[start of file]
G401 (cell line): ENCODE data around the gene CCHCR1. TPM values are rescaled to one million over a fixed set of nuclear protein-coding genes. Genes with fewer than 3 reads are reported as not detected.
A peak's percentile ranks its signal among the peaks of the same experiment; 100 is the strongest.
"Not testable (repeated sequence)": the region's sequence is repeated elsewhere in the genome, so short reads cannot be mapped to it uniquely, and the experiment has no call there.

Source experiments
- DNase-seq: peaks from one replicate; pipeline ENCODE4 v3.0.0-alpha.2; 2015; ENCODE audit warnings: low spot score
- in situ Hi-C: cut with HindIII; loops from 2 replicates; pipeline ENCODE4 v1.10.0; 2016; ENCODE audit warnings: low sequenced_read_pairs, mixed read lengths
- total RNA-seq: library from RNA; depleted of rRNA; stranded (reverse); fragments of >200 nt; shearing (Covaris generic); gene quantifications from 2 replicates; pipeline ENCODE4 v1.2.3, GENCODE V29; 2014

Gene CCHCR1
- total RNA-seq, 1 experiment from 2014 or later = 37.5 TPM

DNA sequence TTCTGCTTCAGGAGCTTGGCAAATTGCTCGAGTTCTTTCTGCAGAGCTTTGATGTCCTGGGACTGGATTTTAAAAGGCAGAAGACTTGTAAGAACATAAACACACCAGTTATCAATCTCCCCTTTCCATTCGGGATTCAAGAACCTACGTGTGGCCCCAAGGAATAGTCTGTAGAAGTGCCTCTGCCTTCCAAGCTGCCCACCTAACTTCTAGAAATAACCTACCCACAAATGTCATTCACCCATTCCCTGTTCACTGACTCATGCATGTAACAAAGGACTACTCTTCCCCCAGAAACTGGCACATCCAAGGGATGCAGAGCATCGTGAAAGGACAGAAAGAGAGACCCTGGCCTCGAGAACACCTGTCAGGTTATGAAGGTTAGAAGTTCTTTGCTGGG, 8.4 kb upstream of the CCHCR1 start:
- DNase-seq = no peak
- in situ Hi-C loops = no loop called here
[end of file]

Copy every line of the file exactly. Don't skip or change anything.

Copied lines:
G401 (cell line): ENCODE data around the gene CCHCR1. TPM values are rescaled to one million over a fixed set of nuclear protein-coding genes. Genes with fewer than 3 reads are reported as not detected.
A peak's percentile ranks its signal among the peaks of the same experiment; 100 is the strongest.
"Not testable (repeated sequence)": the region's sequence is repeated elsewhere in the genome, so short reads cannot be mapped to it uniquely, and the experiment has no call there.

Source experiments
- DNase-seq: peaks from one replicate; pipeline ENCODE4 v3.0.0-alpha.2; 2015; ENCODE audit warnings: low spot score
- in situ Hi-C: cut with HindIII; loops from 2 replicates; pipeline ENCODE4 v1.10.0; 2016; ENCODE audit warnings: low sequenced_read_pairs, mixed read lengths
- total RNA-seq: library from RNA; depleted of rRNA; stranded (reverse); fragments of >200 nt; shearing (Covaris generic); gene quantifications from 2 replicates; pipeline ENCODE4 v1.2.3, GENCODE V29; 2014

Gene CCHCR1
- total RNA-seq, 1 experiment from 2014 or later = 37.5 TPM

DNA sequence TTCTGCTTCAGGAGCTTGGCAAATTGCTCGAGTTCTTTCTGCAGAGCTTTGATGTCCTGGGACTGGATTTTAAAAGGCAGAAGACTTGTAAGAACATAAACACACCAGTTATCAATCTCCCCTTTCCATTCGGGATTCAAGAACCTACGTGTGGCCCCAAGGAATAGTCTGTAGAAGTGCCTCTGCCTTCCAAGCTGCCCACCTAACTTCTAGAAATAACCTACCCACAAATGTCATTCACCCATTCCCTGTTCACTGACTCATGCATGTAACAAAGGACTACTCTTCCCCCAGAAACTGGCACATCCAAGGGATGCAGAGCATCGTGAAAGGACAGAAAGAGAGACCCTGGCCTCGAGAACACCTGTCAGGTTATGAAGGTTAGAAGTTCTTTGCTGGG, 8.4 kb upstream of the CCHCR1 start:
- DNase-seq = no peak
- in situ Hi-C loops = no loop called here